"Two of our men got wounded in the legs and as we tried to take them to safety, the military began shooting at us with automatic weapons. Without the cover of our sandbags we couldn't do anything else but retreat."
About 50,000 people, including the sick and elderly, are being evacuated, villagers said.
In Sagaing, in northwestern Myanmar near the border with India, witnesses said at least five soldiers were injured or possibly killed Thursday after about 300 junta forces attacked the local defense force hiding near Mae Thae Forest Reserve, outside Chaung-U village, a suburb of the regional capital Monywa.
"They fired their automatic weapons blindly and continuously the moment they saw us," said Zarni Thein, a leader of Chaung-U youth group.
"They set fire to the archway entrance of the village pagoda and some houses and motorcycles in the village. They also used mortars in their attack on us," he added.
Soldiers appeared to be dead
Zarni Thein said the military had taken away five soldiers with gunshot wounds on a bullock cart and they seemed to be dead though he was not certain.
More than 200 young people have fled Chaung-U, which was first village to be attacked in Sagaing, which has the largest number of village defense forces resisting the junta.
The youth left behind about 200 home-made firearms and grenades, as well as rice and other supplies, and these were taken away by the military, which sent in vehicles to demolish resistance forces' barricades, a local villager said.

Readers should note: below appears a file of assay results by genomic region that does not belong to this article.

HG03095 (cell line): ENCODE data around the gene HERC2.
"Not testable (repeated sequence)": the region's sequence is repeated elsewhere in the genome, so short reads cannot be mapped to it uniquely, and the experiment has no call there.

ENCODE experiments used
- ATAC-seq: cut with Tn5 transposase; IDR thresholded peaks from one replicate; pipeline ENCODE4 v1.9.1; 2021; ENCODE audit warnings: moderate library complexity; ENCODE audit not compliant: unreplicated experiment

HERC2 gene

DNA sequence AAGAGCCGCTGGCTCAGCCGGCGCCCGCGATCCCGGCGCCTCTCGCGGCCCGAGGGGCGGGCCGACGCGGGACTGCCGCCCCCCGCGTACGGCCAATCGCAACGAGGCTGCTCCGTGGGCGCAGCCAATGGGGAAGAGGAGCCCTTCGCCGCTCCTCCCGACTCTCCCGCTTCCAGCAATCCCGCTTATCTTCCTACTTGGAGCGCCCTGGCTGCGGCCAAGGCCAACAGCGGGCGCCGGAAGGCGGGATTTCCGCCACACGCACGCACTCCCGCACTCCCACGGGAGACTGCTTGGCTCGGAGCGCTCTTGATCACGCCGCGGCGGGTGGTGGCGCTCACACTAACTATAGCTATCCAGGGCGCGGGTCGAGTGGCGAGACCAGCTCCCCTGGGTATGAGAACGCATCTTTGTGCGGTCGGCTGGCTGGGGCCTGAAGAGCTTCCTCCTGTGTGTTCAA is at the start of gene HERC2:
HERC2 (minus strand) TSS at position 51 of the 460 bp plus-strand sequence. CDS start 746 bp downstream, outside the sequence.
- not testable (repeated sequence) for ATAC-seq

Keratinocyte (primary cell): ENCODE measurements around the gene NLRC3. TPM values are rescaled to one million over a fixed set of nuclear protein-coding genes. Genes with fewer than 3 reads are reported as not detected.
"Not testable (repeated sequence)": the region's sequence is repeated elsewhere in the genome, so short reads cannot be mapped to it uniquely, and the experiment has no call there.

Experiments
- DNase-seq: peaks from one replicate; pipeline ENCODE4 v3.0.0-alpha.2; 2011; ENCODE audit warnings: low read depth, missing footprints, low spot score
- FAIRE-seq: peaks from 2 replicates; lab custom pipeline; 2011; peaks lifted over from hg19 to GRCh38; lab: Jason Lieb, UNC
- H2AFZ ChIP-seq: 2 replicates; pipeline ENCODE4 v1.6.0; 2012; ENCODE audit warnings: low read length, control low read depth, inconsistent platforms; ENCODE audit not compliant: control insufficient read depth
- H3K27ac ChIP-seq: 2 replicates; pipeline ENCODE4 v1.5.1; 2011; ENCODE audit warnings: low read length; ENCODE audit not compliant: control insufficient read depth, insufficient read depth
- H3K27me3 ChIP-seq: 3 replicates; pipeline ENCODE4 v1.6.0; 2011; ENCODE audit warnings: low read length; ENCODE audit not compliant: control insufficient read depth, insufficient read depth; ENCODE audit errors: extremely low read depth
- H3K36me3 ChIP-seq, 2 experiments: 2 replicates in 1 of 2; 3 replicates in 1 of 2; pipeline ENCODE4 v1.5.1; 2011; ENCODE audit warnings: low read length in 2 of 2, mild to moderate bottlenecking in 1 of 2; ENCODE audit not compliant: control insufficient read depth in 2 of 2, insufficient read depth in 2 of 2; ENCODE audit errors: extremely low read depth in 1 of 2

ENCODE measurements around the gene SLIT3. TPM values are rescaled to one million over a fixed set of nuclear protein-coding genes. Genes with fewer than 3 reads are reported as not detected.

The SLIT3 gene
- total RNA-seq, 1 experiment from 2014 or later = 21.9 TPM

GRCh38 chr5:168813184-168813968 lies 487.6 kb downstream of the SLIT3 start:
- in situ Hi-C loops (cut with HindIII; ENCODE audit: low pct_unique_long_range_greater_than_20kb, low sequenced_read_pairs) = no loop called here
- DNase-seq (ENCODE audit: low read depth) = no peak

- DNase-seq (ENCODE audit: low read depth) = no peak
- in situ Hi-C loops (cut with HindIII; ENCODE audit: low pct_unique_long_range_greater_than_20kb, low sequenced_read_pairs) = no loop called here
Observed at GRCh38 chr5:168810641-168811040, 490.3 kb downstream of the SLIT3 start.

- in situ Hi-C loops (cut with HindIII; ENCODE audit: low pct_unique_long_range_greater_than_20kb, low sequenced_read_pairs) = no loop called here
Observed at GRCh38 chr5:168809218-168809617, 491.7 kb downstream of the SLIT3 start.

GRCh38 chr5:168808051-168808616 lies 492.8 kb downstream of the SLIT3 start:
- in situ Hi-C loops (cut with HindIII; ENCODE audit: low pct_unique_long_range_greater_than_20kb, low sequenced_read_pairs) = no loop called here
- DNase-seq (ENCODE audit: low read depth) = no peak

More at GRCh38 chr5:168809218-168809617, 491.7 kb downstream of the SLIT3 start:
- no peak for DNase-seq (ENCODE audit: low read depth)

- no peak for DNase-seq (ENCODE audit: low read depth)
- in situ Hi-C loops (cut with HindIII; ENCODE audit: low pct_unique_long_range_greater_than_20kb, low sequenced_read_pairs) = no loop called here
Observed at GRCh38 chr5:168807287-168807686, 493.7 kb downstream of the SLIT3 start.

"I am sure they (the soldiers) will do all kinds of things, because they are not humans, they are worse than animals. But our youths do not get intimidated by their actions. They have become stronger and more determined to fight back," said a resident of Chaung-U.
In a part of Sagaing close to the border with India, fighters with the Tamu People's Defense Forces said one of their members, a 40-year-old man, was killed in a clash early Wednesday.
"Just after midnight there was a clash with them down near â€¦ the entrance of the town. We are sure at least 10 of them were killed but we don't know how many were wounded. We also suffered at least one dead and many injured."
More than a dozen people, including three members of the Tamu People's Defense Force, have been killed in shootouts with the military since the coup, residents said.
To the southwest of Sagaing, in Chin state, an ethnic Chin teenager was killed and six members of Mindat Defense Force were injured by junta artillery on Thursday, the Irrawaddy online news outlet reported. Local fighters in Mindat killed at least 20 junta troops in late April in attacks with homemade rifles.
"A 17-year-old was killed. They are still firing on us from Kyaukhtu," a town 33 kms (20 miles) east of Mindat, the Irrawaddy quoted a member of the Mindat Defense Force as saying
RFA tried to contact Deputy Information Minister Maj.-Gen Zaw Min Tun for comment on the fighting, but he did not respond.
Reported by Kin Maung Soe for RFA's Myanmar Service. Translated by Khin Maung Nyane. Written in English by Paul Eckert.